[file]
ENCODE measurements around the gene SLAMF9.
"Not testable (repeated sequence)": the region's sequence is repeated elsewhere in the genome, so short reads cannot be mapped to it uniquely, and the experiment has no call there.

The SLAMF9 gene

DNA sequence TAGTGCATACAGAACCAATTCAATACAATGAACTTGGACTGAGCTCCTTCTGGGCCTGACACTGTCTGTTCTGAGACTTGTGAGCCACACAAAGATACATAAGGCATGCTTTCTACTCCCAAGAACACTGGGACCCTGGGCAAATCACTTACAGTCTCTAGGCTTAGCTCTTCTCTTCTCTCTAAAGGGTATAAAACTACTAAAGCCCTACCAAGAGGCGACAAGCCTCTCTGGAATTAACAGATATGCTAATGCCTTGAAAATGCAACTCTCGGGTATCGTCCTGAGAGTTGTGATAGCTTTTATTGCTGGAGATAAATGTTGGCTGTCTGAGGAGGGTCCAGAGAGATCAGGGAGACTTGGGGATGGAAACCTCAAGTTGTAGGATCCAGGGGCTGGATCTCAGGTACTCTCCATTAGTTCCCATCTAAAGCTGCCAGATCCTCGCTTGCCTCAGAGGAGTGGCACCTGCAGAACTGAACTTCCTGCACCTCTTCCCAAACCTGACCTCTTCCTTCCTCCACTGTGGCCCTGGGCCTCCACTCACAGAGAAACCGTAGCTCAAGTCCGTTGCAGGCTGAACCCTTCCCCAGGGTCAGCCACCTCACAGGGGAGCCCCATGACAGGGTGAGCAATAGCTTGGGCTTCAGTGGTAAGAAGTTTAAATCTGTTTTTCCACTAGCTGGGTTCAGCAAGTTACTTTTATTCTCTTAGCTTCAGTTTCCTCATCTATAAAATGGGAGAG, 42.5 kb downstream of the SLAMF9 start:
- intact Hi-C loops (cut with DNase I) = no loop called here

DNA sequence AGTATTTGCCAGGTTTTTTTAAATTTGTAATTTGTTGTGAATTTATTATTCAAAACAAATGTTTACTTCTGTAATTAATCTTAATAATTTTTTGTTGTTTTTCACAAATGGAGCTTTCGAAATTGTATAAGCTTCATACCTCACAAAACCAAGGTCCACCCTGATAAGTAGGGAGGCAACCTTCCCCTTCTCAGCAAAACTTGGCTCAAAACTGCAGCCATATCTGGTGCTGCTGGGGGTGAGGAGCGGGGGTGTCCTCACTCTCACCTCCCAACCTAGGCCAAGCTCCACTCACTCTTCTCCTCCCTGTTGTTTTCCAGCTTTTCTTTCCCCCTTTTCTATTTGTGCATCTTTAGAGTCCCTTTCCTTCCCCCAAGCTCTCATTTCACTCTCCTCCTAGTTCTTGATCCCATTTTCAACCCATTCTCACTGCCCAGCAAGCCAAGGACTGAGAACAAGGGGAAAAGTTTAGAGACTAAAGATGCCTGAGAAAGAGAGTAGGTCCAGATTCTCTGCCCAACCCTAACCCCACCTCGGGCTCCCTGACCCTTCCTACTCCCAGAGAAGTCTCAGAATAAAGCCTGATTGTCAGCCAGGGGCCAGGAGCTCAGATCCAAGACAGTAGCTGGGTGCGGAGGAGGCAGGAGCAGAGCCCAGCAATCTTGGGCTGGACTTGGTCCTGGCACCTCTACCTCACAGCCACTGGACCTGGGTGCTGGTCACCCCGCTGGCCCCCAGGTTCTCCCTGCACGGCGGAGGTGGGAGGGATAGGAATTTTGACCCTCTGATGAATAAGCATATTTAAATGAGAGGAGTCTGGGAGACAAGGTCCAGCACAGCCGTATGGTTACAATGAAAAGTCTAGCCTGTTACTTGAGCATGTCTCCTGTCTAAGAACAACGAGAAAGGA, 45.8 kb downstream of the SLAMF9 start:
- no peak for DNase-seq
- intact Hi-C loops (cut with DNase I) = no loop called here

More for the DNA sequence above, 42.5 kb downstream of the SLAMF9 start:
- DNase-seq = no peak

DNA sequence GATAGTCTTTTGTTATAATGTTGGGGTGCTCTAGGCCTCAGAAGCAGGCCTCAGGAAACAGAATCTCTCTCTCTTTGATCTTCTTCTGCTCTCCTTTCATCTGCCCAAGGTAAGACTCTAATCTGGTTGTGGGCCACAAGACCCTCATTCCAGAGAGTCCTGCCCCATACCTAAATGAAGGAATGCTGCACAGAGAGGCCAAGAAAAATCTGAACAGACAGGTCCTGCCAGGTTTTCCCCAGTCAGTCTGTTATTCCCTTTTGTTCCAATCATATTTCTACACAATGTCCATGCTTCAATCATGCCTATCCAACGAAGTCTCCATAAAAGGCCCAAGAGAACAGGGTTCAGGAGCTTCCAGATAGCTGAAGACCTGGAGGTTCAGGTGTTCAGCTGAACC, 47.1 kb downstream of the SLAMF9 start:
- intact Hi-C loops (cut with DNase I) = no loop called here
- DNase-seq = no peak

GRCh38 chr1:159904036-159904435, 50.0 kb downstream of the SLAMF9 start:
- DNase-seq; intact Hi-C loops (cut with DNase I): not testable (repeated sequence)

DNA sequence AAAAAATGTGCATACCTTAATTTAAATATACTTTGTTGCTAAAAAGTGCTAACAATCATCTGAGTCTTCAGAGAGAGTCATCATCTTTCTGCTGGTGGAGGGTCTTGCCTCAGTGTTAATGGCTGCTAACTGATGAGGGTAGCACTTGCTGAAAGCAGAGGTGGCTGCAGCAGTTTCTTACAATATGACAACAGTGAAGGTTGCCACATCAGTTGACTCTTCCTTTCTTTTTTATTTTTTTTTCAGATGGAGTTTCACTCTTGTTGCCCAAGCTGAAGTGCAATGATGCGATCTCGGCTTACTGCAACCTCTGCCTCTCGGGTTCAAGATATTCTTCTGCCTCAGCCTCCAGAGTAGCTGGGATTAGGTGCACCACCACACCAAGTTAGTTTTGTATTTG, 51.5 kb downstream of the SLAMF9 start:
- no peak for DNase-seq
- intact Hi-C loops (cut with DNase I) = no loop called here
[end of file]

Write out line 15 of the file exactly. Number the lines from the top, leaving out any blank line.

- DNase-seq; intact Hi-C loops (cut with DNase I): not testable (repeated sequence)